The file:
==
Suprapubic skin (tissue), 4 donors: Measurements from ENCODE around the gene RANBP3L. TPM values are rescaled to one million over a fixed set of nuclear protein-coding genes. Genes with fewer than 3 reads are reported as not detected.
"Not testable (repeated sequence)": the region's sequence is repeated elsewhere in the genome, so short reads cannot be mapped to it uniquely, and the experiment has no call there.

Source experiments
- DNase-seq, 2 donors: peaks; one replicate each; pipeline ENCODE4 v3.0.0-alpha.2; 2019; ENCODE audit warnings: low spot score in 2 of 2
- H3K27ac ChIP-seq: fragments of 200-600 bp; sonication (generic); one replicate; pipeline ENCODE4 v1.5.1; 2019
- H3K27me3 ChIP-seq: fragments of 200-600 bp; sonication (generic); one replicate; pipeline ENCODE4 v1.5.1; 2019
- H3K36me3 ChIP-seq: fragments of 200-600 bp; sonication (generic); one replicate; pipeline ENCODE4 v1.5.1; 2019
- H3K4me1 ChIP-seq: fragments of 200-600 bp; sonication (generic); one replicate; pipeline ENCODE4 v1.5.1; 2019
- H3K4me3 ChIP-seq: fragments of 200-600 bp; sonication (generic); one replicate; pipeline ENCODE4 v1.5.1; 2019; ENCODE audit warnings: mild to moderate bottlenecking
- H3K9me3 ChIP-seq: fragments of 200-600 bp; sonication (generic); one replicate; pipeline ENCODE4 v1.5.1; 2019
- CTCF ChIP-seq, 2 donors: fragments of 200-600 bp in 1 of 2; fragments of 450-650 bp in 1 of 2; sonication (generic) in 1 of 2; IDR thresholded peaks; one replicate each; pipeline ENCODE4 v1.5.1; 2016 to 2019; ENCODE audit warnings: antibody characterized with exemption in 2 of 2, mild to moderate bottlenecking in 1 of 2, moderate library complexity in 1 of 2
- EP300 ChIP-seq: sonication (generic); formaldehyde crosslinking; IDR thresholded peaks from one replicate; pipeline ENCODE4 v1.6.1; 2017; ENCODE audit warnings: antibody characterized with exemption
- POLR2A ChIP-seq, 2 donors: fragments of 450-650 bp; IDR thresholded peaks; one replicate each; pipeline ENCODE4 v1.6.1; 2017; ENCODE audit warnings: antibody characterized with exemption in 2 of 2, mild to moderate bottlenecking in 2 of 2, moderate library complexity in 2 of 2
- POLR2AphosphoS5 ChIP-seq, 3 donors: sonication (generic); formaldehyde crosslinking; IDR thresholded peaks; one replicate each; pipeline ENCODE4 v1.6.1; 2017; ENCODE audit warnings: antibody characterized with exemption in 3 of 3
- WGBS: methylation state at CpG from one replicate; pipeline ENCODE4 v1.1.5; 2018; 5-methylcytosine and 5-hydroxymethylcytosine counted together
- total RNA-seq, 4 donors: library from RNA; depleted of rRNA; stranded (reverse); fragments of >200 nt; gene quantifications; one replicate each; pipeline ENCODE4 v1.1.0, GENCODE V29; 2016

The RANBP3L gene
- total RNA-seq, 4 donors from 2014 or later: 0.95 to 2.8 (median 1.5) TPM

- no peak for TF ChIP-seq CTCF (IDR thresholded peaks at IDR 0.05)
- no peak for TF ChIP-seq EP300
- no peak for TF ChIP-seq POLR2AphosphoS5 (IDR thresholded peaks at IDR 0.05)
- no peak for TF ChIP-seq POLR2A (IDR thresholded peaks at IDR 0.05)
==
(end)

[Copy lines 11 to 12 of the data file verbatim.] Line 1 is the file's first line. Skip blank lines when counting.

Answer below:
- CTCF ChIP-seq, 2 donors: fragments of 200-600 bp in 1 of 2; fragments of 450-650 bp in 1 of 2; sonication (generic) in 1 of 2; IDR thresholded peaks; one replicate each; pipeline ENCODE4 v1.5.1; 2016 to 2019; ENCODE audit warnings: antibody characterized with exemption in 2 of 2, mild to moderate bottlenecking in 1 of 2, moderate library complexity in 1 of 2
- EP300 ChIP-seq: sonication (generic); formaldehyde crosslinking; IDR thresholded peaks from one replicate; pipeline ENCODE4 v1.6.1; 2017; ENCODE audit warnings: antibody characterized with exemption